Now where does Rob fit in the grand scheme of things? Is he the most obnoxious, narcissistic player in the history of the game, or is he playing the game as brilliantly as Rich or Brian? Most likely, a bit of both. But one thing is for sure: He makes the most of his time in confessionals, and like him or hate him, he's one of the few players in the game without a vote against him, so he's doing something right.
One thing that's disturbing, however, is his tendency to let his libido rule him. He has admitted jealousy of Dave's way with the ladies. Will he be able to keep that jealousy under wraps? He told the camera that he had a strategy in mind that would leave him, Heidi and Jenna as the final three. But that wasn't a strategy for winning so much as a strategy for being alone with two twenty-something ladies in bikinis (or out of them, if his fantasies come true). Yet next week, he's shown complaining that Dave is "sleeping with the enemy," referring to Heidi. Uh, if she's the enemy, why do you want to be in the final three with her? My gut reaction is that Rob is simply mad that Dave beat him to the punch.
Here's another question about Rob: Is he correct in his assessment that the other men have no idea what's going on around them? Obviously, he pulled a fast one on Butch, Dave, and Roger. And he's already bragged about Matt being his pawn. As for Alex, Rob said the triathlon coach hadn't had his head in the game, but that seems to have changed, as Alex joined Rob in voting off Roger. Rob may be right for the time being about the rest of the males. But what about his prediction that he'll be the last male left in the game? Well, Roger thought he had it in the bag as well. Rob may very well be overplaying, and if people start to compare notes, he could find himself pulling jury duty.
One other thought on Rob: Was his Casey Kasem imitation the best moment ever in tribal council? Usually during a vote, even if someone's comments are shown, they aren't on camera more that 10 seconds at the most. But Rob's "long distance dedication" to Roger earned him over 20 seconds of camera time. Like Charlie Van Doren on the ill-fated $64,000 question, the producers probably want to keep Rob around as long as possible, in this case because he makes for such good sound bites.
Now, where do Butch and Dave stand from here? They were obviously shocked to see Roger's torch put out. Will they be able to figure out what's going on enough to recover? Dave had previously said the women knew they were going to be quickly eliminated. Uh, right. Now it's on to Plan B – wait a minute, what Plan B? From the looks of next week's previews, Dave's at least smart enough, and charming enough, to schmooze with the ladies. And why haven't we seen much in the way of confessionals from Butch this week? Is that a sign he'll be around awhile? Or is it because he has nothing interesting to say? My guess is when he does confessionals, he doesn't bad mouth anyone or say anything much more controversial than "believe in yourself."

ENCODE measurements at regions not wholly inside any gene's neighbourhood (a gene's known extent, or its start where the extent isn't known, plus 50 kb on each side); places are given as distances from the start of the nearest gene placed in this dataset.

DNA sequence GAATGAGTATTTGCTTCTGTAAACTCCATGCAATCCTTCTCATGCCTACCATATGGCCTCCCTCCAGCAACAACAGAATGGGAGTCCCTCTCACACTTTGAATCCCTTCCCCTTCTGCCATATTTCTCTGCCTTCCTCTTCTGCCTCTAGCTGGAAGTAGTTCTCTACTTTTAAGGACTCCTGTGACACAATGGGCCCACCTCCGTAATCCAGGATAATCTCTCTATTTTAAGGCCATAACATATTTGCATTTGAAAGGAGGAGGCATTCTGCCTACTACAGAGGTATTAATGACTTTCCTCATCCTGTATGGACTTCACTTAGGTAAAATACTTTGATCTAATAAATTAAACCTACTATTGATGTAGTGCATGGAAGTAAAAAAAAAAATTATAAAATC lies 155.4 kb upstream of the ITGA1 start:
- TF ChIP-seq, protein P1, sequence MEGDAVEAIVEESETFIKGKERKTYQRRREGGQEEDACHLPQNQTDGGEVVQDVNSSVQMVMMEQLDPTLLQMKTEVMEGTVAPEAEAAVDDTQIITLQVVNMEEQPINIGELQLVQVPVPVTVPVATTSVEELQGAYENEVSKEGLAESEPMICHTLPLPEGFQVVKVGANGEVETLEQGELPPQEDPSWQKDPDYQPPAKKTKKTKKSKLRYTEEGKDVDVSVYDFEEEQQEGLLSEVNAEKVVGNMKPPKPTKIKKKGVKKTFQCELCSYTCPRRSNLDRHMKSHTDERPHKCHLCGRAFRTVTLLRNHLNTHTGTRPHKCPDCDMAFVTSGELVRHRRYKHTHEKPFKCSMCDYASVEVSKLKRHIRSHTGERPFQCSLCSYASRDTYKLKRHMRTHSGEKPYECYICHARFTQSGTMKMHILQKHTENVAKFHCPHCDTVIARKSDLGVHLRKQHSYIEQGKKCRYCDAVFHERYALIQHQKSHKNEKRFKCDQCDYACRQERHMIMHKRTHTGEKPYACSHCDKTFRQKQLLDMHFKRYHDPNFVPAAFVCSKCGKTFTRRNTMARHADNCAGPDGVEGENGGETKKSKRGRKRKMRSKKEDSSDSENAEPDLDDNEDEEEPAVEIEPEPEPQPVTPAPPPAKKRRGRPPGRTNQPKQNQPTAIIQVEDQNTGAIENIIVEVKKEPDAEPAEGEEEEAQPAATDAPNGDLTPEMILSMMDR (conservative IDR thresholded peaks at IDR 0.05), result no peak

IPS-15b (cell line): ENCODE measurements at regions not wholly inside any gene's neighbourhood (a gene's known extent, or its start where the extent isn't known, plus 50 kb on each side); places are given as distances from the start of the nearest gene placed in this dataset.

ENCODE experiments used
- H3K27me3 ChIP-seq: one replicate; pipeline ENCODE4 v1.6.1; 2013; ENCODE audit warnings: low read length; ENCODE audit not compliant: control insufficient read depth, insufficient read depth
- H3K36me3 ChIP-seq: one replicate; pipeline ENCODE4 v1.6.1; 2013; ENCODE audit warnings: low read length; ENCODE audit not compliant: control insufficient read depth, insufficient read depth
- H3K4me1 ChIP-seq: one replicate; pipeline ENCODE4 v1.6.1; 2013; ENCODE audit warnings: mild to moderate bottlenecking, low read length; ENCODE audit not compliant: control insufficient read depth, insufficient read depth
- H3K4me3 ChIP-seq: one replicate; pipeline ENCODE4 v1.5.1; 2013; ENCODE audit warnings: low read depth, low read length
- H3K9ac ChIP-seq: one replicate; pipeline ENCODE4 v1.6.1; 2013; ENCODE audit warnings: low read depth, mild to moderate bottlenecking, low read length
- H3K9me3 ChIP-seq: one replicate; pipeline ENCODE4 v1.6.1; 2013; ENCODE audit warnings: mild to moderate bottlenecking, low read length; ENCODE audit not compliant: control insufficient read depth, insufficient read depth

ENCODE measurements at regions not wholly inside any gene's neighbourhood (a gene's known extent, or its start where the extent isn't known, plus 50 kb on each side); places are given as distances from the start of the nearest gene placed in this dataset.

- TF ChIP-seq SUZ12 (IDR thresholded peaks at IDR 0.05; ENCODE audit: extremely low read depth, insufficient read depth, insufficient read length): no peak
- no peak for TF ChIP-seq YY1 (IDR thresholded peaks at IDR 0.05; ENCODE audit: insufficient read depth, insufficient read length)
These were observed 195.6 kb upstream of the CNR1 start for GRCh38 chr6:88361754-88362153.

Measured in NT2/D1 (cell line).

What about the four ladies left? First let's start with Christy. Could her star shine any brighter? She seemed surprised and grateful to make the merge. Well, Christy, here's a guess that most of the viewing audience is glad you made it as well. Your desire to help out on the shelter was admirable, and the way you and Deena outlasted the others in the immunity challenge further showed your ability to play the game. But hopefully that won't cause you to be seen as a threat.
What about Heidi and Jenna? Why exactly did they strip? Did they really do it for peanut butter? More likely, they did it to impress the impressionable guys and keep themselves in the game. In a dual confessional, they said the guys thought they would slowly pick the girls off, but obviously, it isn't that way just yet. Uh, pride goeth before an immunity ejection.
Finally, there's Deena, Rob's alliance partner and apparently soul-mate. She's gone from alpha female to back of the pack and back up to the top. But was it a good idea for her to win immunity? Did she need it? Judging by the way people were ready to boot Roger, probably not. Of course, being that she's perhaps the strongest, and definitely the oldest, of the females, I'd say normally she was in deep trouble, but she seems to be making the right alliances.
But is she playing the game as well as she thinks she is? She talked about how the guys were "so stinking cocky," but she showed a tendency towards cockiness herself this week, declaring, "The game is mine." Uh, let's hear you say that a few weeks from now. She declared that the game is no longer the battle of the sexes, but rather, the weak vs. the strong. So does that mean she'll be targeted by the more physically weak? She also claimed that staying in the game didn't depend on her winning immunity, but she chose not to assign it to someone else when she won it. It will be interesting to see how she fares in future challenges.
Finally, one last question about Roger, who wasn't an eviction dodger. Was there a more prophetic moment in the show than when he said everything was falling into place, and it was "too good to be true"? He didn't realize how right he was when he said that. Hopefully, if next week's goner says something as ironic, it won't be so obvious they're about to see their million-dollar hopes get fed to the piranhas and crocodiles.
Ken can be reached with any comments, criticisms, or money orders at YourNextOfKen@aol.com.